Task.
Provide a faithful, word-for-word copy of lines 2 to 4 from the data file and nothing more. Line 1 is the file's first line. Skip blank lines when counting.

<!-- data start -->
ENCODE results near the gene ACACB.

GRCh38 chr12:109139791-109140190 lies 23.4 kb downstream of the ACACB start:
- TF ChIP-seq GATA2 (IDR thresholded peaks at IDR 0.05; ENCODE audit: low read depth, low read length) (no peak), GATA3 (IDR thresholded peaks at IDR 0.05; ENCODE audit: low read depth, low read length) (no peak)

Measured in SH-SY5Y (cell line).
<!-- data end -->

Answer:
GRCh38 chr12:109139791-109140190 lies 23.4 kb downstream of the ACACB start:
- TF ChIP-seq GATA2 (IDR thresholded peaks at IDR 0.05; ENCODE audit: low read depth, low read length) (no peak), GATA3 (IDR thresholded peaks at IDR 0.05; ENCODE audit: low read depth, low read length) (no peak)

Measured in SH-SY5Y (cell line).